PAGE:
Regenstrief Institute is celebrating 50 years of healthcare innovation. Sam Regenstrief, a successful entrepreneur from Connersville, Indiana, founded the institute with the goal of making healthcare more efficient and accessible for everyone. His vision continues to guide the institute’s research mission.

About LOINC®

LOINC was created in 1994 at Regenstrief Institute in an effort to facilitate interoperability in healthcare. There was a growing trend to send clinical data electronically between healthcare entities, a practice that is integral today. Today, the LOINC coding system contains more than 92,000 terms for everything from a serum alpha 1 antitrypsin level to a zygomatic arch x-ray report. For each concept, LOINC covers many other rich details, such as synonyms, units of measure, and carefully crafted descriptions.

About SNOMED International and SNOMED CT

SNOMED International is a not-for-profit organization that owns, administers and develops SNOMED CT, the world’s most comprehensive clinical terminology. The safe, accurate and effective exchange of health information is an essential part of the foundation to improve healthcare around the world. We strive to determine the best global standards for health terminology, and to engage with the global healthcare community to improve SNOMED CT and patient safety.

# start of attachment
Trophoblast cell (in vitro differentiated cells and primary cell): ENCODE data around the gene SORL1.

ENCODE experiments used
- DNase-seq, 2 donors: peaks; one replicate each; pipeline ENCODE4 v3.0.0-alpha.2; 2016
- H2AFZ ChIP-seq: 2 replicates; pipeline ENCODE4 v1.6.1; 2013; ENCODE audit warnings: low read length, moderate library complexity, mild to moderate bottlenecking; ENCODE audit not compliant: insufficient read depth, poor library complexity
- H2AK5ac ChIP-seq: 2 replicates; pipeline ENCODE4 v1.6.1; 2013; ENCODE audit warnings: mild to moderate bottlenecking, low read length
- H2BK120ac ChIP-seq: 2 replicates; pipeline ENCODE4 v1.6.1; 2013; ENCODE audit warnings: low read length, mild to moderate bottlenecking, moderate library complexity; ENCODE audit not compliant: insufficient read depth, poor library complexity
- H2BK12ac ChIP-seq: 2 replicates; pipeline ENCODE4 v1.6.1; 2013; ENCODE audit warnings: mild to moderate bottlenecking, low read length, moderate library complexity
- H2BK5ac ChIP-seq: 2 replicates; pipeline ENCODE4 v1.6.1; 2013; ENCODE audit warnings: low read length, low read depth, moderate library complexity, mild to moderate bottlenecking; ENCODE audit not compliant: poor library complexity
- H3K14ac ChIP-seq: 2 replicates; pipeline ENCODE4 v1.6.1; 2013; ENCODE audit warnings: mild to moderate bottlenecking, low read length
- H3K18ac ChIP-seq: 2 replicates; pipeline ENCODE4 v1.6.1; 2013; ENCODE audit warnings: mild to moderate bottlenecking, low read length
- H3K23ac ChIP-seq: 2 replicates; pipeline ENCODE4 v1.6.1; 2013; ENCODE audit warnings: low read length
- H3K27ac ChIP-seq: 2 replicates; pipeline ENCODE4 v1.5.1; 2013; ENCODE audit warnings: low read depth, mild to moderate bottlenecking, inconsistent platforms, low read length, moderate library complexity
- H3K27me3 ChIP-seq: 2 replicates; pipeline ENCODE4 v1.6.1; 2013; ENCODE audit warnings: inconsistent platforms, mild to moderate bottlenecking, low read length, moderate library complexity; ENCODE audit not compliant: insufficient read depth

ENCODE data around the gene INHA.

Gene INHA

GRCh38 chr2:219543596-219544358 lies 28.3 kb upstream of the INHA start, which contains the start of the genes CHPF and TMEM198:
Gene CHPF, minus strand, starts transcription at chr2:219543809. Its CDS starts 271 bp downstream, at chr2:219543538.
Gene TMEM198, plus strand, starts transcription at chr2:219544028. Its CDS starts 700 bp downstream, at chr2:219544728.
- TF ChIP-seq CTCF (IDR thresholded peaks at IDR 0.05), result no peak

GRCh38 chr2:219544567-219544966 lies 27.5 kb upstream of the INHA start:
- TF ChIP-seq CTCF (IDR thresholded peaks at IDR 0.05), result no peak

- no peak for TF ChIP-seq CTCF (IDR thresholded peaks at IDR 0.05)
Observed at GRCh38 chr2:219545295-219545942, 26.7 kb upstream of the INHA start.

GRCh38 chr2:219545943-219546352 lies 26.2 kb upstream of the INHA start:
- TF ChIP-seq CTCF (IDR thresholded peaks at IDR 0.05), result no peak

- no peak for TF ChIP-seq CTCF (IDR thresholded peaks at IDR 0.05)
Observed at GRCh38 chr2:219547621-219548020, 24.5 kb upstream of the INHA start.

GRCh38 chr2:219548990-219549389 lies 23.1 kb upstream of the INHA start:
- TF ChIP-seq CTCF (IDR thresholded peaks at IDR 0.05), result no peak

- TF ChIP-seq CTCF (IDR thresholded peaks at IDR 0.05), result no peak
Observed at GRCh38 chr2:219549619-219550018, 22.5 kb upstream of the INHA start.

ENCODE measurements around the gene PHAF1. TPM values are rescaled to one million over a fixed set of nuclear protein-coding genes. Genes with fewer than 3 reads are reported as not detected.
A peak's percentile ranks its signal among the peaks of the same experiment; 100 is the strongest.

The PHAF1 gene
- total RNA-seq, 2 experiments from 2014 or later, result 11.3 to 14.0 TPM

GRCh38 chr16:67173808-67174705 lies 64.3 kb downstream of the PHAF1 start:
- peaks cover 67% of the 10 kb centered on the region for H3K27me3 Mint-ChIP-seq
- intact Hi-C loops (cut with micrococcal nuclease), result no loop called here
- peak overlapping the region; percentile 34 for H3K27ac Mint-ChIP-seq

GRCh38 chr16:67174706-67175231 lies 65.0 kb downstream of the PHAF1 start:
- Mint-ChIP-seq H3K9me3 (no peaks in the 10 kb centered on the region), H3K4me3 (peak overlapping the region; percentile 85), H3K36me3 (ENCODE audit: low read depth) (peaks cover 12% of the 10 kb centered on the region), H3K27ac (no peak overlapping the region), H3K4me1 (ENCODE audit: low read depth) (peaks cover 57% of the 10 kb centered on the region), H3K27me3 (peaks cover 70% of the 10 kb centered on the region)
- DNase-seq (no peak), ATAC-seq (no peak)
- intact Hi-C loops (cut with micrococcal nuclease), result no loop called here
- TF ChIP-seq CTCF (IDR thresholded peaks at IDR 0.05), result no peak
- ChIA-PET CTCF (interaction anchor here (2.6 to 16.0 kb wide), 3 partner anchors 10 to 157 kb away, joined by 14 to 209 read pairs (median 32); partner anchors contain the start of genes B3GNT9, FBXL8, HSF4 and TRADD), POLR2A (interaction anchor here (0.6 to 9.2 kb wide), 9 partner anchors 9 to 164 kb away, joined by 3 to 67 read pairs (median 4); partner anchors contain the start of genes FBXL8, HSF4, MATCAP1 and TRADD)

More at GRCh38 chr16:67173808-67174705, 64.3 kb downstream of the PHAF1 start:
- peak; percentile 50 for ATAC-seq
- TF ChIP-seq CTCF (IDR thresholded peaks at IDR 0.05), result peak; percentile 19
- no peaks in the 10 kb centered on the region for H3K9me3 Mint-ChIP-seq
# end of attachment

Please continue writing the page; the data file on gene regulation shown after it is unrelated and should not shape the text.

We work to ensure that SNOMED CT can be routinely integrated into healthcare information systems. With SNOMED CT, users can record patient data more accurately and comprehensively – and use tools and analytics to provide better patient care and health management.

MEDIA CONTACTS:
John Erickson
Regenstrief Institute
prteam@regenstrief.org
(317) 643-2313
Kelly Kuru
SNOMED International
kku@snomed.org
(416) 566-8725

Related News

Feb 25, 2020 • News
Study investigates moral distress of physicians who care for older adults
Compromising professional integrity is correlated with physician burnout and depression In a new study, researchers from Regenstrief Institute, Indiana University School of Medicine and Indiana University Health provide insight into physician moral distress, a condition correlated with burnout and depression. The researchers report that about four of 10 doctors caring for older adult patients who…
Continue Reading >
Feb 19, 2020 • News
Hospital admission and neurological consultations associated with improved TIA care quality
Admission to the hospital and being seen by a neurologist are factors associated with better quality care for people with a transient ischemic attack (TIA), also known as mini-stroke, according to new research led by scientists from the U.S. Department of Veterans Affairs, Regenstrief Institute, Purdue University, and Indiana University. The study looked at patients…
Continue Reading >